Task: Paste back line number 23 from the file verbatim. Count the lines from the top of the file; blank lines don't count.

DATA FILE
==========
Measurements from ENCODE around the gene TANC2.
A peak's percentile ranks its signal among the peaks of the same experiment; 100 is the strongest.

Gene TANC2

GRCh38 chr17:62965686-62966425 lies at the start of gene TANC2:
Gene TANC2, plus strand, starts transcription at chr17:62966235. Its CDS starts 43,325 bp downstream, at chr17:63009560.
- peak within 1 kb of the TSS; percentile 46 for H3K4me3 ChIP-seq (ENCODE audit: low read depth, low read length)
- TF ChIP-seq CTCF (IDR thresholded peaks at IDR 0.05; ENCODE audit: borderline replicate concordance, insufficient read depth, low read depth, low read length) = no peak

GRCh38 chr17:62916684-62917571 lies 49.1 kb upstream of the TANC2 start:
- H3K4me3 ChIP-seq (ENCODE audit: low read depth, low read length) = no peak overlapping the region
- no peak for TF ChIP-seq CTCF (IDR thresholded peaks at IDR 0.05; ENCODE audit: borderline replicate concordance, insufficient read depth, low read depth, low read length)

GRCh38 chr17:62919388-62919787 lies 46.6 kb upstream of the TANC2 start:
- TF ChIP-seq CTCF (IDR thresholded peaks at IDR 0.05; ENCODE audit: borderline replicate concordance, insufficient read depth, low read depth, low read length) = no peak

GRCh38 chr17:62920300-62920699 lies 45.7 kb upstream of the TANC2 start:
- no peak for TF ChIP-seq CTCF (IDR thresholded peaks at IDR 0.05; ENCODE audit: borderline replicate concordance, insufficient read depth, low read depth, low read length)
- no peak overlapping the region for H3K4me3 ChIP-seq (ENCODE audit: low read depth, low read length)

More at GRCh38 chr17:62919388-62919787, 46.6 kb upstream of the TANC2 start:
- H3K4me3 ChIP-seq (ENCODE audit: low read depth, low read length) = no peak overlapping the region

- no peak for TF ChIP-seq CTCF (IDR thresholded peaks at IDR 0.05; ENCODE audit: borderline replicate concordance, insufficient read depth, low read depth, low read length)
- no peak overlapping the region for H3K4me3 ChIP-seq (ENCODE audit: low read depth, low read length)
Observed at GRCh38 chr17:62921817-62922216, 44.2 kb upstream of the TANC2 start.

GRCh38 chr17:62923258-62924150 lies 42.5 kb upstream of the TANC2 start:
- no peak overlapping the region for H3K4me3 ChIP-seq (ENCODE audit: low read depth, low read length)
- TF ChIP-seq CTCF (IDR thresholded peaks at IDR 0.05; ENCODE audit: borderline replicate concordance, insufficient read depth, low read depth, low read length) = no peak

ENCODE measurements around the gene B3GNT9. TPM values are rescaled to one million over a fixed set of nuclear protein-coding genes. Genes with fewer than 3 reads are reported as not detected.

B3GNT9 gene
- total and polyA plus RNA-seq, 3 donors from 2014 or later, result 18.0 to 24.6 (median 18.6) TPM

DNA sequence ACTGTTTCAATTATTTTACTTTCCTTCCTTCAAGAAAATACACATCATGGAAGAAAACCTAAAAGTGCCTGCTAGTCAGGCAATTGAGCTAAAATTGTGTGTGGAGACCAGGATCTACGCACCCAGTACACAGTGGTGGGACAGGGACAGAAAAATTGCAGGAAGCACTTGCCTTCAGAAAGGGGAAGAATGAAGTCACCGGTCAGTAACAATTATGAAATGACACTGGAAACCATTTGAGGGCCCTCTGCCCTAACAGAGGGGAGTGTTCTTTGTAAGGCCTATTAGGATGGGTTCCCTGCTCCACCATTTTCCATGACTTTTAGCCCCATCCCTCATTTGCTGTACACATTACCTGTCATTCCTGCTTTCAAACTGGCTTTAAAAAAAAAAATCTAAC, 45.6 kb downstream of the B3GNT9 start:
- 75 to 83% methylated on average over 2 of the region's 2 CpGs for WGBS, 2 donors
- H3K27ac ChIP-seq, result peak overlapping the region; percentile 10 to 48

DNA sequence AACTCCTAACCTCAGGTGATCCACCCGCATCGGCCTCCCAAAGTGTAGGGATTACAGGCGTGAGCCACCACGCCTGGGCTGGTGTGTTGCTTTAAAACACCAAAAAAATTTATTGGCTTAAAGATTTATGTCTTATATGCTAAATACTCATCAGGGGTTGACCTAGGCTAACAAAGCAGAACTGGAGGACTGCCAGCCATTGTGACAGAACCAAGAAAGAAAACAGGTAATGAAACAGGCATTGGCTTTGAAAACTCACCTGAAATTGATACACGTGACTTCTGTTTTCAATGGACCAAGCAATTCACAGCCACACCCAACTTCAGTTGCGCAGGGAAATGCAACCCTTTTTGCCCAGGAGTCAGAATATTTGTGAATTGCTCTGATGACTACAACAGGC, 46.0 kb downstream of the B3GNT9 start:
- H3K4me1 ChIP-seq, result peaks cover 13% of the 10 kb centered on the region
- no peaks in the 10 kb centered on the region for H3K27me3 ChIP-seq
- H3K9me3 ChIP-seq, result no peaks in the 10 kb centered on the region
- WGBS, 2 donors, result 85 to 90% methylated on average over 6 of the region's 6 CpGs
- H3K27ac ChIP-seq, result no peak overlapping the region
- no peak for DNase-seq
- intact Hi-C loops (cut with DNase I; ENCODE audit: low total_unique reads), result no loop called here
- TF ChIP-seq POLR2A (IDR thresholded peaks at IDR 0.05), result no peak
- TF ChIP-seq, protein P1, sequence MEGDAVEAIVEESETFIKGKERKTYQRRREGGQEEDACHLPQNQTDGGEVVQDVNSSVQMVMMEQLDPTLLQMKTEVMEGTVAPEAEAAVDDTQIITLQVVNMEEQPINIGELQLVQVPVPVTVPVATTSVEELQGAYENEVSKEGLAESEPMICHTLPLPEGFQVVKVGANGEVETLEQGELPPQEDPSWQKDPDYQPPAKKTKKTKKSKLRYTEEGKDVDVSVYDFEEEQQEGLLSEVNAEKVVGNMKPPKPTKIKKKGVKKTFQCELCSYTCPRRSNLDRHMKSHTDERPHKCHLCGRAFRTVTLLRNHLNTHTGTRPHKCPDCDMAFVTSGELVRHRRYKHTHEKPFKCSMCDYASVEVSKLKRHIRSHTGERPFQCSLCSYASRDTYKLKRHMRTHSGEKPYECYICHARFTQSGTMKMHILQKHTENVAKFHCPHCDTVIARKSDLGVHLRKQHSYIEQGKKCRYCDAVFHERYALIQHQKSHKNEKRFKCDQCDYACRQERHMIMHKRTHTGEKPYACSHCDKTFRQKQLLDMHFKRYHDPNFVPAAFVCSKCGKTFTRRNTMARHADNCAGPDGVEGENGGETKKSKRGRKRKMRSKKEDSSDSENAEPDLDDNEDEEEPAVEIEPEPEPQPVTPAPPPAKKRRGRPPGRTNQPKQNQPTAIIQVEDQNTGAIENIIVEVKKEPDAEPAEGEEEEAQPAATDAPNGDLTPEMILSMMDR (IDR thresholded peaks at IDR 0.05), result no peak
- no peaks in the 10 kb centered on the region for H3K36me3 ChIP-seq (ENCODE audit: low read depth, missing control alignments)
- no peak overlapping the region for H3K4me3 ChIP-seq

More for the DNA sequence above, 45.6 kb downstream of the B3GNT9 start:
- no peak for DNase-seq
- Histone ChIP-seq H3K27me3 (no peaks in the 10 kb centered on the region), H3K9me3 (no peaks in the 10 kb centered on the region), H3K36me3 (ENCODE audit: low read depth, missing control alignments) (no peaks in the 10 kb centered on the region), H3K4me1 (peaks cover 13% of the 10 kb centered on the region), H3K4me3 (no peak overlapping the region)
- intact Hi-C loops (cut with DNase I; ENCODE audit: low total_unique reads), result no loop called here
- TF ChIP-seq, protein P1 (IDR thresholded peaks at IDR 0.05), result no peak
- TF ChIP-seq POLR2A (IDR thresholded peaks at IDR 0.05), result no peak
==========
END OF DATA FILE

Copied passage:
- TF ChIP-seq CTCF (IDR thresholded peaks at IDR 0.05; ENCODE audit: borderline replicate concordance, insufficient read depth, low read depth, low read length) = no peak